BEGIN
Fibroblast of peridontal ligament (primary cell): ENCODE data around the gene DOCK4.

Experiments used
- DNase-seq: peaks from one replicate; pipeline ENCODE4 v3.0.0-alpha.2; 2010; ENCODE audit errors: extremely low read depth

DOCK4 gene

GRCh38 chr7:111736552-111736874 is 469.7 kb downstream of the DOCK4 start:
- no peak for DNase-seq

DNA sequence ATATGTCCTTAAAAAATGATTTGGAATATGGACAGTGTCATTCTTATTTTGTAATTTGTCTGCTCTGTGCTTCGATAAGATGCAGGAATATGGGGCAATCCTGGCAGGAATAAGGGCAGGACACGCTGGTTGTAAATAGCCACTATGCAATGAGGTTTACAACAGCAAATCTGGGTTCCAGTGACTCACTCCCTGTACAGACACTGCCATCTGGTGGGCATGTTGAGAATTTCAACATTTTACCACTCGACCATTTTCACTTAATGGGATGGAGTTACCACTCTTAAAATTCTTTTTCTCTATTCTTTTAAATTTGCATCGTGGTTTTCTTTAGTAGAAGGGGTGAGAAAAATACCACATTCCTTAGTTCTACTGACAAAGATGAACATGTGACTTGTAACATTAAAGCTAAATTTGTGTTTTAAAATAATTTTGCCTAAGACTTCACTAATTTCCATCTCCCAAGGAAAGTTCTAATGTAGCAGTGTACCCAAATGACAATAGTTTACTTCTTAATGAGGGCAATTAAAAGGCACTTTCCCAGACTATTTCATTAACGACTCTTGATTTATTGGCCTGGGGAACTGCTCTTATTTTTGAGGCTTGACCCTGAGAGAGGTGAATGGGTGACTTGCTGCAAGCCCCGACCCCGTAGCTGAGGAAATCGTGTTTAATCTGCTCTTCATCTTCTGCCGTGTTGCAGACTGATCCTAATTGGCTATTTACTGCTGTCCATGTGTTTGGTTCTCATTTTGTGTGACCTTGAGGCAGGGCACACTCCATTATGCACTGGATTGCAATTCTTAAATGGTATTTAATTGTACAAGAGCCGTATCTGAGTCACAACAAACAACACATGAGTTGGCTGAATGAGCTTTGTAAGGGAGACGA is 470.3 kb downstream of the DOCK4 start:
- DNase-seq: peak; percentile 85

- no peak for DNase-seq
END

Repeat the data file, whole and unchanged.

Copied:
Fibroblast of peridontal ligament (primary cell): ENCODE data around the gene DOCK4.

Experiments used
- DNase-seq: peaks from one replicate; pipeline ENCODE4 v3.0.0-alpha.2; 2010; ENCODE audit errors: extremely low read depth

DOCK4 gene

GRCh38 chr7:111736552-111736874 is 469.7 kb downstream of the DOCK4 start:
- no peak for DNase-seq

DNA sequence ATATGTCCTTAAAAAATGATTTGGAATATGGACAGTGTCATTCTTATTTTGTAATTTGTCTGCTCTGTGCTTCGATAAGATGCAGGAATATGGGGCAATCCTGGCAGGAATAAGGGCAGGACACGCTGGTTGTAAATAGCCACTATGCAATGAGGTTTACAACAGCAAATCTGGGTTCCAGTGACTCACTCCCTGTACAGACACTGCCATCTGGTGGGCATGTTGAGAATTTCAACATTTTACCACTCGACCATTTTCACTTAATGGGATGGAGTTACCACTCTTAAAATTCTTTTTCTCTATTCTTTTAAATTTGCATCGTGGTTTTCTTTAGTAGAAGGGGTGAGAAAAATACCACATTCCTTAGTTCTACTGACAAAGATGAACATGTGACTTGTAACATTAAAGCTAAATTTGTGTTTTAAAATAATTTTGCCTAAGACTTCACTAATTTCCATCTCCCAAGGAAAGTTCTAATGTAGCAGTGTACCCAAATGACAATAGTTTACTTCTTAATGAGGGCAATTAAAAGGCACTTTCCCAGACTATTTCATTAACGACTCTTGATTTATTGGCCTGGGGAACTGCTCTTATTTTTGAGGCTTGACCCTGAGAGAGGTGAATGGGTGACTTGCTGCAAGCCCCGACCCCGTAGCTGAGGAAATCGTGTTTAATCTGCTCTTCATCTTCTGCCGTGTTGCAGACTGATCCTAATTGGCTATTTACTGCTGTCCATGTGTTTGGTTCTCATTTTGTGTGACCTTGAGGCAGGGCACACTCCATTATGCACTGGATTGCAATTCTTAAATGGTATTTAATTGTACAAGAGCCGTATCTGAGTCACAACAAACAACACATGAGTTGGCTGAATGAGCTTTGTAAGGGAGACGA is 470.3 kb downstream of the DOCK4 start:
- DNase-seq: peak; percentile 85

- no peak for DNase-seq